For the last several years, my therapist has been working with me to practice radical acceptance. Sometimes life is hard or unfair. When it is, I can either accept the good, or I can try to fight it. Resisting reality--what is—is a fool’s errand. Yet, most of my life, I have had a hard time embracing my reality. I’m pretty good at denial and repression. I’ve also mastered the skill of stewing in my juices, making myself more and more miserable. Radical acceptance is the opposite. It is about accepting life on its terms and not resisting what you cannot or choose not to change. Radical Acceptance is about saying yes to life, just as it is. *
When I stepped on the scale on the morning of February 16, it read: 148.8. I was shocked--and thrilled! I couldn’t remember the last time I weighed less than 150 pounds. As I considered it more, I decided the last time was probably February 2010—when I had my last, big lupus flare and wound up in the hospital for 10 days. That weight loss was one of the clues for the doctors about what was going on. But I wasn’t sick this time.
I loved the new, thinner, fitter body I had back in February. I bought new smaller-sized clothes for work—both my daytime consulting gig and my moonlighting as a yoga instructor. I proudly wore my bikinis when I went to Miami in April with one of my best friends. My weight didn’t remain under 150 for very long, but that was okay. For most of March and April, it vacillated between 150 and 155. I could live with those numbers, especially since I could still wear my new, smaller clothes.
As May approached, the numbers on the scale kept going up—159.4, 159.6, 163, 162. I have weighed 160 pounds or more since May 8. I became distraught. By mid-June, I could no longer fit into my new, smaller clothes. I also had back fat and a big belly—things that had not been there before. I couldn’t understand what was going on. Yes, I was grieving my godmother’s death, and perhaps was eating a bit more and exercising a bit less than my normal. But it didn’t seem enough to cause a gain of 20+ pounds in two months.
No matter the cause, I was determined to shed that extra weight. First, I upped my exercise regimen. I committed to doing 30 minutes of rigorous cardio five days a week. I biked, ran, and worked out on the elliptical machine. By summer’s end, I was in the pool doing laps, hoping to shed some of the unwelcome weight. I also lifted weights twice a week and did a strength training workout once or twice a week.
In August, I downloaded a fitness app to help me track every part of my regimen—water, calories, exercise, sleep, etc. Its colorful, clear charts helped me to monitor my progress (just like I encourage my coaching and consulting clients). I upped my water intake, while cutting back my calories. According to the app, if I restricted myself to a 1500-calorie diet, I would be back to 155 by the end of October. I weighed 172 on August 13 when I began using the Argus app. On October 1, I weighed 170.8 pounds. In two months of grueling exercise, restricted eating, and colossal water intake, I had lost a little more than a pound. I wasn’t making any progress.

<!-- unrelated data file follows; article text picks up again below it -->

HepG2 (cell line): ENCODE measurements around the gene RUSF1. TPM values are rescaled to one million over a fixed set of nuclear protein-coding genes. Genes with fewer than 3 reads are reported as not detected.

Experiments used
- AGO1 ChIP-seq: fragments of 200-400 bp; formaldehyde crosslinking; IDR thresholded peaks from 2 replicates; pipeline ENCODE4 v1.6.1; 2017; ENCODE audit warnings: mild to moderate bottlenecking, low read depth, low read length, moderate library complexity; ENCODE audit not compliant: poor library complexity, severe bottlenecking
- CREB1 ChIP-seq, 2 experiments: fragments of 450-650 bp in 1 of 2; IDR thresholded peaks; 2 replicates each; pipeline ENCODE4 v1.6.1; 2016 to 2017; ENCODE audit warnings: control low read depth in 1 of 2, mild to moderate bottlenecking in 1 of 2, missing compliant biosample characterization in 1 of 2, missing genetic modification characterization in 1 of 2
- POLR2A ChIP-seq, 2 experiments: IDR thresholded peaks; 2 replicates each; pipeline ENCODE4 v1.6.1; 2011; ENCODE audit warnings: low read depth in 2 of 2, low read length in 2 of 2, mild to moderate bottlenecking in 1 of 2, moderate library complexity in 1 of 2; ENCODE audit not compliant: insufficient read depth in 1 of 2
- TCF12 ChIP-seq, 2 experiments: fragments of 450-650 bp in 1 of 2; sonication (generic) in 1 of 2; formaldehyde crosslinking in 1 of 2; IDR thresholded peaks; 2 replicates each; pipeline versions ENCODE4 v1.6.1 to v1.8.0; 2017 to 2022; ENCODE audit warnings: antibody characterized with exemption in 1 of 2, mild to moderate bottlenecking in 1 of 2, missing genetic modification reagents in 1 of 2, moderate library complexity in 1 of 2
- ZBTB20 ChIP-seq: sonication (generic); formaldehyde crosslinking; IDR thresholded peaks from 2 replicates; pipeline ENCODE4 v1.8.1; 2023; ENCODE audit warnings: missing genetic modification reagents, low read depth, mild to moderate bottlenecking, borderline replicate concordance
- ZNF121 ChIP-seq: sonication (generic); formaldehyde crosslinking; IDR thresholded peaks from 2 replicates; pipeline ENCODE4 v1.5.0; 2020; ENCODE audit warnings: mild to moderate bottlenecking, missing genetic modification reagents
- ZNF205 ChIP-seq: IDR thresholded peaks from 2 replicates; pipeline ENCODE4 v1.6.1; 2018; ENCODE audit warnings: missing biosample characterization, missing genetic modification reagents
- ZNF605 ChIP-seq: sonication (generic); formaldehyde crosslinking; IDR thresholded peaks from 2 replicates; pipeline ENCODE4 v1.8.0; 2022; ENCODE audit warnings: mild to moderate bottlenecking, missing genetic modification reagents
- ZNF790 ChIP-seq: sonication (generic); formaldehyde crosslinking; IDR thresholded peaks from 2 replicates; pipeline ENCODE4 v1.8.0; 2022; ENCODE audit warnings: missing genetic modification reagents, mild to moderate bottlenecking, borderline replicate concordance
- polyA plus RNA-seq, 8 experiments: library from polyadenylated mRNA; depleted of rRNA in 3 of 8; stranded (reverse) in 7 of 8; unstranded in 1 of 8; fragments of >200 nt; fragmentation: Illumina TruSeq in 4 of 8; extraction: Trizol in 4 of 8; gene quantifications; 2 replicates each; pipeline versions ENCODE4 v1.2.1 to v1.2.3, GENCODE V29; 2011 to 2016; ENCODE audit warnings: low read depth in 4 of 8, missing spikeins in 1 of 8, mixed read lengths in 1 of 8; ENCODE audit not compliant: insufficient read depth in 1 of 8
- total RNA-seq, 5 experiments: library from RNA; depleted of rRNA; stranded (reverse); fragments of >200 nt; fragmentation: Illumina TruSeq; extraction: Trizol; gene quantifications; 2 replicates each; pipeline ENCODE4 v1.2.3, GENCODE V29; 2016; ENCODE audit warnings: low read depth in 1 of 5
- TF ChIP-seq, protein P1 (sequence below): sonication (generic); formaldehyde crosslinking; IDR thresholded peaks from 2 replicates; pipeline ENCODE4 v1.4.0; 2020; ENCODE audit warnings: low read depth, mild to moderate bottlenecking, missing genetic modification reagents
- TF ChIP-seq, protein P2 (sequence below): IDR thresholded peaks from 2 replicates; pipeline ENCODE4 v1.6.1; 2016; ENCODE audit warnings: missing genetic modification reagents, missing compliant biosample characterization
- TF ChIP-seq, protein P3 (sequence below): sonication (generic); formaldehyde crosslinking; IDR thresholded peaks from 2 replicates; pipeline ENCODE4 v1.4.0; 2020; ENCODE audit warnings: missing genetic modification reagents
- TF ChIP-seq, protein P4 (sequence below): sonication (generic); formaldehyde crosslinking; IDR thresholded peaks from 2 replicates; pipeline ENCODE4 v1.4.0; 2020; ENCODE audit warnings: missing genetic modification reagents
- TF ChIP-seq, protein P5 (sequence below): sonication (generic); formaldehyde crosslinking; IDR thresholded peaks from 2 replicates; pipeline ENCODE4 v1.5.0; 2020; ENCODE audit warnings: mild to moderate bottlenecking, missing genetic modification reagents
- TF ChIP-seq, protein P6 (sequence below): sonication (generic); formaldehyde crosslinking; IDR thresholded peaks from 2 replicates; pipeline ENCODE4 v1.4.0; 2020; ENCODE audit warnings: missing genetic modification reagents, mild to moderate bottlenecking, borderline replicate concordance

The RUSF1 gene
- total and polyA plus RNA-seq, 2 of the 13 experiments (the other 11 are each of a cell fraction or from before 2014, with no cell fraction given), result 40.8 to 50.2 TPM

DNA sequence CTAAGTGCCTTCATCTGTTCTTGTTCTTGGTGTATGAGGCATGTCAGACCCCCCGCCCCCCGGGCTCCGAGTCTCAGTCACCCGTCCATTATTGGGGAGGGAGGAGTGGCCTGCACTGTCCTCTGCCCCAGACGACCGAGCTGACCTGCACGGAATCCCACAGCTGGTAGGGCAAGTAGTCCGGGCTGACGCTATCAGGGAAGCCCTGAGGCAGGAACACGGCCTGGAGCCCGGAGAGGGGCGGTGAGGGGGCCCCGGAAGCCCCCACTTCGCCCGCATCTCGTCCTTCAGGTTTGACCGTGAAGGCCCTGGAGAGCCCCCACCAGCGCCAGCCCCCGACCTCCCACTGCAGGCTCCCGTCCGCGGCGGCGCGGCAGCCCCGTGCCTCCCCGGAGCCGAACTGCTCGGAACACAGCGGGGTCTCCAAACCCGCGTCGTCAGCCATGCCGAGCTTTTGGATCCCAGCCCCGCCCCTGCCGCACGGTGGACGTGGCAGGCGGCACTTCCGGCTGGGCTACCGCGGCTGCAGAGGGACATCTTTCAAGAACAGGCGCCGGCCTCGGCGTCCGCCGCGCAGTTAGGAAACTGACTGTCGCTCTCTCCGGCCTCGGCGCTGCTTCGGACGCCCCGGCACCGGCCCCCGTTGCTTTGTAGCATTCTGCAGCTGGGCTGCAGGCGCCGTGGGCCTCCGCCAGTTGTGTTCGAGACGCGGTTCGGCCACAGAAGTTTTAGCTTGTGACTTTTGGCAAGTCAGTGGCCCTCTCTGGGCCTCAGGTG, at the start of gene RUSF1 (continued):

There are three parts to radical acceptance.
That’s when I knew I had to practice radical acceptance. I had to embrace my big belly, back fat, and thick thighs. I had to accept that my body wants to weigh 170 pounds right now, and won’t go more than a pound or two above or below that number--no matter what I did. I also realized (finally) that my weight gain coincided with the increased dosage of one of my medicines. This particular drug is known for causing weight gain.
So, I had a choice with how to handle the reality of my unwelcome weight gain: 1) cut back on my medicine and risk getting sick, 2) remain miserable as I continued dieting and exercising, or 3) accept my weight and change how I feel about my body. I chose the last of those three. I am working to embrace my current, fuller and more voluptuous body. I have pulled out the larger-sized clothes that I had buried in my closet, and I’ll go buy a few new pieces to complement my fall wardrobe.
In general, I consider myself as someone with a healthy self-esteem. Yet like most women, I am absolutely obsessed with how I look and how much I weigh. I am trying to change my mindset one day at a time as I practice radical acceptance. This is how much I weigh right now, because I am taking a particular dosage of a certain medicine. I can't stop taking the medicine, so I have to accept the weight gain that comes with it. As long as I am exercising regularly, eating healthy foods, and taking several yoga classes a week, I won't worry about the numbers on the scale. Radical acceptance is a daily decision, but one to which I am wholly committed.
* Quote from Psychology Today article by Karyn Hall, Ph.D., “Radical Acceptance,” July 8, 2012, https://www.psychologytoday.com/blog/pieces-mind/201207/radical-acceptance.
Image from DBT Self Help website
Crystal Moore began her wellness quest in 2003 after being diagnosed with lupus. Her quest has led her to embrace yoga, faith, exercise, healthy eating, and relationships. Share her journey.